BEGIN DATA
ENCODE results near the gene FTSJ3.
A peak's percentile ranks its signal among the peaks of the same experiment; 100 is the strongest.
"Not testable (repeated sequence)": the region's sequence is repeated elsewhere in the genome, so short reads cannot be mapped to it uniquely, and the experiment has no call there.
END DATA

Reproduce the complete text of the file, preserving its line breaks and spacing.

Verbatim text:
ENCODE results near the gene FTSJ3.
A peak's percentile ranks its signal among the peaks of the same experiment; 100 is the strongest.
"Not testable (repeated sequence)": the region's sequence is repeated elsewhere in the genome, so short reads cannot be mapped to it uniquely, and the experiment has no call there.